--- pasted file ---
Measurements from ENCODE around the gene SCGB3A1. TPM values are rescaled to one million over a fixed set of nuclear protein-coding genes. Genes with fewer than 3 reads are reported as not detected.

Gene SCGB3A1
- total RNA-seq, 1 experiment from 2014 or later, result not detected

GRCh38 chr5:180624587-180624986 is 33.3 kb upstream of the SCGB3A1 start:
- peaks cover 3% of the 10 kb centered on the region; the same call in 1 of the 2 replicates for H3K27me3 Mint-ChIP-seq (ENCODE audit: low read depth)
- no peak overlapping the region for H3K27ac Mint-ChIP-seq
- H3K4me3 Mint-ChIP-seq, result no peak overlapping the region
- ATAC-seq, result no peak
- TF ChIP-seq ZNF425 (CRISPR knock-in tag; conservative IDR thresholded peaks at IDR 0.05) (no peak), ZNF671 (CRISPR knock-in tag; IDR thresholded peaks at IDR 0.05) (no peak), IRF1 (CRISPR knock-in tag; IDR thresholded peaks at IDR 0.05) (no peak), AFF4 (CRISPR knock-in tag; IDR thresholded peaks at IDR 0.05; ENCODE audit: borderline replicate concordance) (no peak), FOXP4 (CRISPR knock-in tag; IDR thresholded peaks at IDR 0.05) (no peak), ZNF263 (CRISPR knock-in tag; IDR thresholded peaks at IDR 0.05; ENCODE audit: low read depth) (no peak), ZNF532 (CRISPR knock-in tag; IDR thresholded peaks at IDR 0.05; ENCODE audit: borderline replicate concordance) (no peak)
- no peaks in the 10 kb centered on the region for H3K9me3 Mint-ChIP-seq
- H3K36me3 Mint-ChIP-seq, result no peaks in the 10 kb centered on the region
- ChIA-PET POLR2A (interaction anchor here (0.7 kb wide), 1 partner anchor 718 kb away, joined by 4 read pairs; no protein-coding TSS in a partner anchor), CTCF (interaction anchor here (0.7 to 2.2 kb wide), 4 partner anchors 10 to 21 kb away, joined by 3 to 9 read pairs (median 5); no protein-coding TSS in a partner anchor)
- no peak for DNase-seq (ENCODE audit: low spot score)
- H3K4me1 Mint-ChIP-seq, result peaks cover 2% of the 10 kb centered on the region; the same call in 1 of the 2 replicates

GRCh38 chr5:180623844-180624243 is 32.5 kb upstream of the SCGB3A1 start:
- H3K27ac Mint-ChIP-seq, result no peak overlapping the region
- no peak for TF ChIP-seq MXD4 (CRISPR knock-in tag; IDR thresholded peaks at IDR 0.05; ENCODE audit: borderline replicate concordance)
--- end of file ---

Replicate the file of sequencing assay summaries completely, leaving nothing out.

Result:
Measurements from ENCODE around the gene SCGB3A1. TPM values are rescaled to one million over a fixed set of nuclear protein-coding genes. Genes with fewer than 3 reads are reported as not detected.

Gene SCGB3A1
- total RNA-seq, 1 experiment from 2014 or later, result not detected

GRCh38 chr5:180624587-180624986 is 33.3 kb upstream of the SCGB3A1 start:
- peaks cover 3% of the 10 kb centered on the region; the same call in 1 of the 2 replicates for H3K27me3 Mint-ChIP-seq (ENCODE audit: low read depth)
- no peak overlapping the region for H3K27ac Mint-ChIP-seq
- H3K4me3 Mint-ChIP-seq, result no peak overlapping the region
- ATAC-seq, result no peak
- TF ChIP-seq ZNF425 (CRISPR knock-in tag; conservative IDR thresholded peaks at IDR 0.05) (no peak), ZNF671 (CRISPR knock-in tag; IDR thresholded peaks at IDR 0.05) (no peak), IRF1 (CRISPR knock-in tag; IDR thresholded peaks at IDR 0.05) (no peak), AFF4 (CRISPR knock-in tag; IDR thresholded peaks at IDR 0.05; ENCODE audit: borderline replicate concordance) (no peak), FOXP4 (CRISPR knock-in tag; IDR thresholded peaks at IDR 0.05) (no peak), ZNF263 (CRISPR knock-in tag; IDR thresholded peaks at IDR 0.05; ENCODE audit: low read depth) (no peak), ZNF532 (CRISPR knock-in tag; IDR thresholded peaks at IDR 0.05; ENCODE audit: borderline replicate concordance) (no peak)
- no peaks in the 10 kb centered on the region for H3K9me3 Mint-ChIP-seq
- H3K36me3 Mint-ChIP-seq, result no peaks in the 10 kb centered on the region
- ChIA-PET POLR2A (interaction anchor here (0.7 kb wide), 1 partner anchor 718 kb away, joined by 4 read pairs; no protein-coding TSS in a partner anchor), CTCF (interaction anchor here (0.7 to 2.2 kb wide), 4 partner anchors 10 to 21 kb away, joined by 3 to 9 read pairs (median 5); no protein-coding TSS in a partner anchor)
- no peak for DNase-seq (ENCODE audit: low spot score)
- H3K4me1 Mint-ChIP-seq, result peaks cover 2% of the 10 kb centered on the region; the same call in 1 of the 2 replicates

GRCh38 chr5:180623844-180624243 is 32.5 kb upstream of the SCGB3A1 start:
- H3K27ac Mint-ChIP-seq, result no peak overlapping the region
- no peak for TF ChIP-seq MXD4 (CRISPR knock-in tag; IDR thresholded peaks at IDR 0.05; ENCODE audit: borderline replicate concordance)